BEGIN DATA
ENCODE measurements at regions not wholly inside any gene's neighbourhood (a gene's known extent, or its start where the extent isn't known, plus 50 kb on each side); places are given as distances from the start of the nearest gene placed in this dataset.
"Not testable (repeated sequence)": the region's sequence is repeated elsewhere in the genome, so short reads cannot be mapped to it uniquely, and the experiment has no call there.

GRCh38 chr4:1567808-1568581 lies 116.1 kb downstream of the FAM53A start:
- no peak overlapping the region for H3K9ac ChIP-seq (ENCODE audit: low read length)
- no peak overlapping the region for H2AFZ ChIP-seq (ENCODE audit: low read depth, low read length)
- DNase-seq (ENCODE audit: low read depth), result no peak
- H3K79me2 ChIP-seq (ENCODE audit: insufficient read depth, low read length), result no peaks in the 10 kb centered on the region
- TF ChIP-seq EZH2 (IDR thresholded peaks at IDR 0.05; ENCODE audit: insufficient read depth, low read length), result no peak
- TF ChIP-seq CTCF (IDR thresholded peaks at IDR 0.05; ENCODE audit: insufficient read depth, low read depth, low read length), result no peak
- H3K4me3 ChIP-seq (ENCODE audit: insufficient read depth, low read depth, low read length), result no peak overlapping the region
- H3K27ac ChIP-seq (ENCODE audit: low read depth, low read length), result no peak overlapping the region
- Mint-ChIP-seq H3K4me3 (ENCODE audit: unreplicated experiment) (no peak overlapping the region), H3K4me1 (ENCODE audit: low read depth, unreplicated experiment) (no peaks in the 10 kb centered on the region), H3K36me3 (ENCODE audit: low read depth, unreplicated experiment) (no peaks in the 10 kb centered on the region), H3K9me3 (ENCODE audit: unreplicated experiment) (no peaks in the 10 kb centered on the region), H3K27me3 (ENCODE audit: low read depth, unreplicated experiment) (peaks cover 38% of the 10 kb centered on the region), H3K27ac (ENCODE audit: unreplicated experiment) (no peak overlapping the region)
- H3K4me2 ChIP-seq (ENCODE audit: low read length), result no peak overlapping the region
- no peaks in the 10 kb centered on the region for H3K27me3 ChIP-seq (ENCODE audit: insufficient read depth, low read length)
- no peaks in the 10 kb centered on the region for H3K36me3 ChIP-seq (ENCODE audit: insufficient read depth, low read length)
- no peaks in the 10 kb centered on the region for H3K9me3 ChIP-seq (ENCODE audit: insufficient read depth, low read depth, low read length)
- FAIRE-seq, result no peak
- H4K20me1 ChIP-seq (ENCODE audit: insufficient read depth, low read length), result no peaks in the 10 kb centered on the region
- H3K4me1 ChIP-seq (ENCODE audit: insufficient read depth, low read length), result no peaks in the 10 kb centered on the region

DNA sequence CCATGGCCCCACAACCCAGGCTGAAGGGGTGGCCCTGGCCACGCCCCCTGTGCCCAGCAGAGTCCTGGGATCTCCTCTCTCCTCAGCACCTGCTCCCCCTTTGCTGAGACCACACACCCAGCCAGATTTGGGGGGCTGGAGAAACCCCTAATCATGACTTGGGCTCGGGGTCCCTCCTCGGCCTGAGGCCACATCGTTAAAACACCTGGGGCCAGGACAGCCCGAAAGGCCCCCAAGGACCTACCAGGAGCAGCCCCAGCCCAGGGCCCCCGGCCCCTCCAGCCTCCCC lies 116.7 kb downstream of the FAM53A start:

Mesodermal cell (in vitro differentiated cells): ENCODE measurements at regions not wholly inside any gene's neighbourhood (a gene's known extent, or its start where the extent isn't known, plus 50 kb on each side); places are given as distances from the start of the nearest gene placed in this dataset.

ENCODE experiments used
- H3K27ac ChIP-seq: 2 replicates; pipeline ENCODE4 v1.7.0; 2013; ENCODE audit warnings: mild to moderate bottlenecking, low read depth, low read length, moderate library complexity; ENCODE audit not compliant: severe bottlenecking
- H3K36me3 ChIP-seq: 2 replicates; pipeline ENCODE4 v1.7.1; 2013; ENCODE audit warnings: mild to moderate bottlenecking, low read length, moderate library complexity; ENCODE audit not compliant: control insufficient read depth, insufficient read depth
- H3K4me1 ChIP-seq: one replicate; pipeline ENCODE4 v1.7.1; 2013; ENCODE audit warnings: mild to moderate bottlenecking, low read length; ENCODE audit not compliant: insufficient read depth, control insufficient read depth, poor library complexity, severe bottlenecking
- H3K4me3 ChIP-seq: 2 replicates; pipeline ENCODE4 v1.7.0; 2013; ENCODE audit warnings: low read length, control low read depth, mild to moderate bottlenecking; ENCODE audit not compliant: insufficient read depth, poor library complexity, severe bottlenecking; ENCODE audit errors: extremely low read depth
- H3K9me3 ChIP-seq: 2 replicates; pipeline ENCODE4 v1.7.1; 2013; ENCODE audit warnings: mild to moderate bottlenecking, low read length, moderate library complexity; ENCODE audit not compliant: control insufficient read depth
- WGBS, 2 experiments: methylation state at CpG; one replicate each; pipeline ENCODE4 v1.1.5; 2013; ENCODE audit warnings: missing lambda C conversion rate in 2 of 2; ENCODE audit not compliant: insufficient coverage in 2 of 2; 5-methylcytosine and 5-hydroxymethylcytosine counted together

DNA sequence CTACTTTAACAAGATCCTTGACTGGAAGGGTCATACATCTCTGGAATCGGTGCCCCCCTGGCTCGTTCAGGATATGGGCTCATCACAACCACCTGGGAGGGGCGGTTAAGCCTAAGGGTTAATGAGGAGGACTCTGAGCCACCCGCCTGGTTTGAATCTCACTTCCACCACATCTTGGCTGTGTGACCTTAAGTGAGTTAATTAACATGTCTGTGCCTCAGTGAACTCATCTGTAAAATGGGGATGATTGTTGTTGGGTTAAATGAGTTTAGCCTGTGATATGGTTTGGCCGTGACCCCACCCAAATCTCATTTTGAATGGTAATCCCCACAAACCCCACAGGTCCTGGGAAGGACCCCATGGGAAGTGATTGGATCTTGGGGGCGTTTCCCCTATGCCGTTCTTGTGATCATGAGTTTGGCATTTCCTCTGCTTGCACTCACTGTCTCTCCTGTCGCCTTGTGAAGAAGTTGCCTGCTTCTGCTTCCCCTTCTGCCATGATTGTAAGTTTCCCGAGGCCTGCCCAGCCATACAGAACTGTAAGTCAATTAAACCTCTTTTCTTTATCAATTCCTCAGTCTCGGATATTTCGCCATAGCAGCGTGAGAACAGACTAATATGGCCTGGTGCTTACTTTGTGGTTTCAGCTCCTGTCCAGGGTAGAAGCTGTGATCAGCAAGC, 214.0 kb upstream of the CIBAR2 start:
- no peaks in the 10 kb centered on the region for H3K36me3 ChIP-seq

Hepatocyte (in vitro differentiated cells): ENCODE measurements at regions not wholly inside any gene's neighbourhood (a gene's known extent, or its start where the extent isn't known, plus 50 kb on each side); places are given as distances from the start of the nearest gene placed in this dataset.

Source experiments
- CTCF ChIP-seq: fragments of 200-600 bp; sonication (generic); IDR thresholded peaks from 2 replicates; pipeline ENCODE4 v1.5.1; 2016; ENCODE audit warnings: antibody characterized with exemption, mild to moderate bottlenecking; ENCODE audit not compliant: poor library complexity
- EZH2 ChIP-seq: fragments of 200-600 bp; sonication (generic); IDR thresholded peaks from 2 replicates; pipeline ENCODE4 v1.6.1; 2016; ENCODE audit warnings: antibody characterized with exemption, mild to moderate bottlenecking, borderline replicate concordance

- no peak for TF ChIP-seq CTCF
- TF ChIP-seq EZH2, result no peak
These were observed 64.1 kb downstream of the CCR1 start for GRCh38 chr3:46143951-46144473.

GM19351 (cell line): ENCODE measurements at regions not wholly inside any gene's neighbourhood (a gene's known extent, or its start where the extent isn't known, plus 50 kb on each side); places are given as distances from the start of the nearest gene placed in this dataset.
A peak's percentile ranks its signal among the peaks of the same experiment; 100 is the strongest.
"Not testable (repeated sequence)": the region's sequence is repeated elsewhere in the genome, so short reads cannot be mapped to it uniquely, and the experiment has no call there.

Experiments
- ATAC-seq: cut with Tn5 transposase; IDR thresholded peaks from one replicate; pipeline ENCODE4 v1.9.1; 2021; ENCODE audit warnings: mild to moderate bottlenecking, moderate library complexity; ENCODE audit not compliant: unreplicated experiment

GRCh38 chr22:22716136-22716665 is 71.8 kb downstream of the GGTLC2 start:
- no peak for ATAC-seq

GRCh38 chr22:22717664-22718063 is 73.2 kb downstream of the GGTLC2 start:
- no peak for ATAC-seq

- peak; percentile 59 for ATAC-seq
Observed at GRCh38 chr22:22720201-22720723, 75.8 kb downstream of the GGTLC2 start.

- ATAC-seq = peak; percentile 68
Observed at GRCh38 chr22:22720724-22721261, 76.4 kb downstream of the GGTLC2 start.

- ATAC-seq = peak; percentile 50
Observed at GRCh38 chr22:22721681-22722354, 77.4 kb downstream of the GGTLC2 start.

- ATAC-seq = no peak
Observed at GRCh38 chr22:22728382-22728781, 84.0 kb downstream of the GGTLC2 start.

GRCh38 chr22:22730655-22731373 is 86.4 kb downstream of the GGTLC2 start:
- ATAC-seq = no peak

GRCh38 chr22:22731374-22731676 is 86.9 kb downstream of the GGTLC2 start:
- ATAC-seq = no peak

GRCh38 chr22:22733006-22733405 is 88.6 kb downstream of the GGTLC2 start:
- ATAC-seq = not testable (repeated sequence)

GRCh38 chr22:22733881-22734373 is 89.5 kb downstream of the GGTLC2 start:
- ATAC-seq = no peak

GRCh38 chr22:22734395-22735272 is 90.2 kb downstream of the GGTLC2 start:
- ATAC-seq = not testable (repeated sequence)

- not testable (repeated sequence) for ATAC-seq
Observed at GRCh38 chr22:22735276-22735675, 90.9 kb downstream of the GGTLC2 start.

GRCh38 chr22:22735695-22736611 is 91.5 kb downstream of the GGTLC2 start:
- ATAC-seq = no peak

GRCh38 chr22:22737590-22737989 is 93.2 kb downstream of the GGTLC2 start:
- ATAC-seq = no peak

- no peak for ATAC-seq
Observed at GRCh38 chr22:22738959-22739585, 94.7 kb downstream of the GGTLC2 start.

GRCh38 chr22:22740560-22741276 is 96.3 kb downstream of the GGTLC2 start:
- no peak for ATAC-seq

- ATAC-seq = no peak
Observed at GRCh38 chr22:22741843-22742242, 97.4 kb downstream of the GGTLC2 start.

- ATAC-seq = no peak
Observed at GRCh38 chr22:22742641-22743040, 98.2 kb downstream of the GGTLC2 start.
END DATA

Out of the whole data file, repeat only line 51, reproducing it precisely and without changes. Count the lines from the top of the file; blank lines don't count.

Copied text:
- ATAC-seq = peak; percentile 50